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In March, the government invited four international human rights organizations to visit the country after having barred visits by the groups for several years. Human Rights Watch, Amnesty International, the International Federation of Human Rights (FIDH), and RSF visited the country in separate ten-day missions in May and June. Amnesty International and RSF subsequently said that they had been able to move around thecountry without restriction. The FIDH, however, "strongly deplored" the "continuous tight surveillance" it said it had experienced and the "misinformation and unfounded attacks" of "certain organs of the so-called `independent' private media." The Human Rights Watch delegation was able to travel freely and meet with officials, lawyers, nongovernmental organizations, and victims and families of victims of abuses by the government and by armed groups.

The government ignored requests by the U.N. special rapporteurs on torture and on extrajudicial, summary, or arbitrary executions to visit the country. Foreign ministry officials and ONDH head Rezzag-Bara told Human Rights Watch that Algeria considered the rapporteurs as "secondary mechanisms." They contended that official reports to the U.N. Human Rights Committee and other treaty bodies, and cooperation with international human rights organizations, adequately discharged the country's obligations with regard to U.N. human rights mechanisms.

Several lawyers and other human rights defenders continued to document abuses, and women's and victim's rights organizations were active. The government imposed limits on the activities of some groups (see above), however, and activists complained to Human Rights Watch that the authorities were often unresponsive when they requested investigations or information on cases. On May 27, security forces detained Mohamed Smain, head of the Relizane office of the LADDH, after he attempted to document evidence at a grave site connected with the case of the two former mayors implicated in mass killings in the area (see above). He was released the next day but authorities confiscated his videotape of the site. Rachid Mesli, a human rights lawyer who had been released from prison in July 1999 after serving all but a few days of a three year sentence on trumped up charges, was stopped at the airport and questioned in June after returning from Geneva after attending a meeting about the future of Algeria. Mesli left Algeria with his family in August and requested political asylum in Switzerland. He told Human Rights Watch that following his return from Geneva surveillance of his activities had intensified and that a prison acquaintance had been tortured in an effort to elicit, among other things, damaging information about Mesli, leading him to fear that he would be arrested and returned to prison.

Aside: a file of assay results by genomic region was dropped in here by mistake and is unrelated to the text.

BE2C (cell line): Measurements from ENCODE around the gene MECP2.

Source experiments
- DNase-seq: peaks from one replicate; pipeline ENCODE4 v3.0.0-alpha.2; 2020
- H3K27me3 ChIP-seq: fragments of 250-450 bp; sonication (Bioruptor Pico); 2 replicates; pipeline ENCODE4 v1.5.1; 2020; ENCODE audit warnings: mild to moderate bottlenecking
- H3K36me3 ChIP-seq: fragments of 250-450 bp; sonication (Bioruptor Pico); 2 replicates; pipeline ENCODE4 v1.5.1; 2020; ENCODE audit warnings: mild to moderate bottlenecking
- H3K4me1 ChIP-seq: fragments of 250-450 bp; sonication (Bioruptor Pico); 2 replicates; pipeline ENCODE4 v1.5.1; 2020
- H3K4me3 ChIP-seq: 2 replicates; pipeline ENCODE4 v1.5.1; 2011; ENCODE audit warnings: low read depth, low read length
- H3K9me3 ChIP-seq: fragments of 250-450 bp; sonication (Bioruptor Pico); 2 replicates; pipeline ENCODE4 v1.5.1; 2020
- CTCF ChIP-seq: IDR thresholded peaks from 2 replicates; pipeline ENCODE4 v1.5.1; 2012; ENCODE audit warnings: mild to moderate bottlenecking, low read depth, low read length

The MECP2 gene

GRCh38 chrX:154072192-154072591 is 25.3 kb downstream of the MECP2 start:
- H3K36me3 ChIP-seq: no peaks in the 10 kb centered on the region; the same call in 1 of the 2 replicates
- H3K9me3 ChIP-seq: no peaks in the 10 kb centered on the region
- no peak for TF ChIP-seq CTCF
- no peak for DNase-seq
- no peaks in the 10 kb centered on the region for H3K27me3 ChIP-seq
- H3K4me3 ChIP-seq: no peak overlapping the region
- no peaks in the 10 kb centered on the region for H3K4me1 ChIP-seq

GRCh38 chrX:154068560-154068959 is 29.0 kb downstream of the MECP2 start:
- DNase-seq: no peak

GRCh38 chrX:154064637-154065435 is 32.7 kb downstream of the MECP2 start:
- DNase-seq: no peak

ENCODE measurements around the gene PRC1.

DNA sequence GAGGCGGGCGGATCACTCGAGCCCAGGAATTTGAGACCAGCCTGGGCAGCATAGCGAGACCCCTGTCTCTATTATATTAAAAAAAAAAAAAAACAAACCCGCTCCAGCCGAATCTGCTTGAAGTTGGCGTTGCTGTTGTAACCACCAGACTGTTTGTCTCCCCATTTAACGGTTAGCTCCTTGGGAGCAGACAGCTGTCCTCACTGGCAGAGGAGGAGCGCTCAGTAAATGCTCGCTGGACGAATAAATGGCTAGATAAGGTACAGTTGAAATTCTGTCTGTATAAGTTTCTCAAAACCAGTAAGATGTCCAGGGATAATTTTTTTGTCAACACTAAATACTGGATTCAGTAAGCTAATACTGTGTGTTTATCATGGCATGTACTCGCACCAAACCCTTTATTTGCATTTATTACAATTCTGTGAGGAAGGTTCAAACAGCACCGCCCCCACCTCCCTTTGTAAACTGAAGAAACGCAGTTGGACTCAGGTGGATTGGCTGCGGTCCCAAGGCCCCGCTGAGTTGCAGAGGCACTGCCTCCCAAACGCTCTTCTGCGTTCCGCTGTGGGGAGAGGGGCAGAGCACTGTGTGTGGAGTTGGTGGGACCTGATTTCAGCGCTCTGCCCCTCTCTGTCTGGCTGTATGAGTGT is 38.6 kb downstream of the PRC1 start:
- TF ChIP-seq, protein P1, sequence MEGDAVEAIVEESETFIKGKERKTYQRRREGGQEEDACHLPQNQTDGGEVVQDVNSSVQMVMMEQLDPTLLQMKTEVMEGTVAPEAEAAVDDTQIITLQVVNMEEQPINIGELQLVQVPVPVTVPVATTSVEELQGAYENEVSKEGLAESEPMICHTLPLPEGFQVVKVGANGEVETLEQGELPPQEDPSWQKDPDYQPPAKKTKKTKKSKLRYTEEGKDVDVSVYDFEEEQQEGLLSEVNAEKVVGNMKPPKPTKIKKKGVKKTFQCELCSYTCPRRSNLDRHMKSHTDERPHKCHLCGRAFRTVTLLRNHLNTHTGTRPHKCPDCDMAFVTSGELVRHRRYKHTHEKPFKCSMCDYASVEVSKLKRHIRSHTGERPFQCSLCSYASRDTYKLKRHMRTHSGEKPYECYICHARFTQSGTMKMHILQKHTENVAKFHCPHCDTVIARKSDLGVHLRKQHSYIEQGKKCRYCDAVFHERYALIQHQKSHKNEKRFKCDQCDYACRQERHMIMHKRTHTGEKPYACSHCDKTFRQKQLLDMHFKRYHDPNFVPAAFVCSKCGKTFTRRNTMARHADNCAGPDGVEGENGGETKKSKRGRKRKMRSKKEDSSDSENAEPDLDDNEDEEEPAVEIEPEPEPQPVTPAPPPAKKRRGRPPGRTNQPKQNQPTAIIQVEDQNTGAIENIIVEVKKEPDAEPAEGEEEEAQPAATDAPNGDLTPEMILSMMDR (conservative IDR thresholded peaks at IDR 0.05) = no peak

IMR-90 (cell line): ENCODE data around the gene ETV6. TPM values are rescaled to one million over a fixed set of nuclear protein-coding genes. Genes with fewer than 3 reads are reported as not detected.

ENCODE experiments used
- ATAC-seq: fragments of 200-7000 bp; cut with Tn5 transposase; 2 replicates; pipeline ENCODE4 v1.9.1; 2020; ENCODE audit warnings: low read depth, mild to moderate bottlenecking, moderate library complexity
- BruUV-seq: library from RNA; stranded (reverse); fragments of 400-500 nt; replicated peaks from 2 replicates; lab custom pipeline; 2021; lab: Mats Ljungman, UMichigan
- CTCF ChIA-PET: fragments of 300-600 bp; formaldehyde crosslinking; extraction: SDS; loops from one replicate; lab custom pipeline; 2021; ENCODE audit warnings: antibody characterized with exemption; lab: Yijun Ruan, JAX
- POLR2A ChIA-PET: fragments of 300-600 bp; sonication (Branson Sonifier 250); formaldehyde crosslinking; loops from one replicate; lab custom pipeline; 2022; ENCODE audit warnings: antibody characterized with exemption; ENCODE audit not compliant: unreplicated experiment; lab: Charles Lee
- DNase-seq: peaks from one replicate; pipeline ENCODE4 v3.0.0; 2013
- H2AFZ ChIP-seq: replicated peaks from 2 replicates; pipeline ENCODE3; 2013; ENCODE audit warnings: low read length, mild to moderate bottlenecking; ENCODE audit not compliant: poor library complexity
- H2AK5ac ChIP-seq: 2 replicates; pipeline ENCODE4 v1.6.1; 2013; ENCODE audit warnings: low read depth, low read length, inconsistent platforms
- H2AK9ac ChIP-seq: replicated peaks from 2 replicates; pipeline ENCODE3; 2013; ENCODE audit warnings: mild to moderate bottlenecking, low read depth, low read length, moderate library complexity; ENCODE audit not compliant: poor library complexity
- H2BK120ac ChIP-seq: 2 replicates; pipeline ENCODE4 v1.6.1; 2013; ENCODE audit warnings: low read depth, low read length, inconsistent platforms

The International Committee of the Red Cross, after a seven-year absence, conducted prison visits in October-November 1999 and March-May 2000, in which they visited seventeen places of detention administered by the Ministry of Justice and interviewed 763 prisoners of their choosing. They did not, however, have access to persons who may have been held in military barracks or police facilities.

Human Rights Watch World Report 2000

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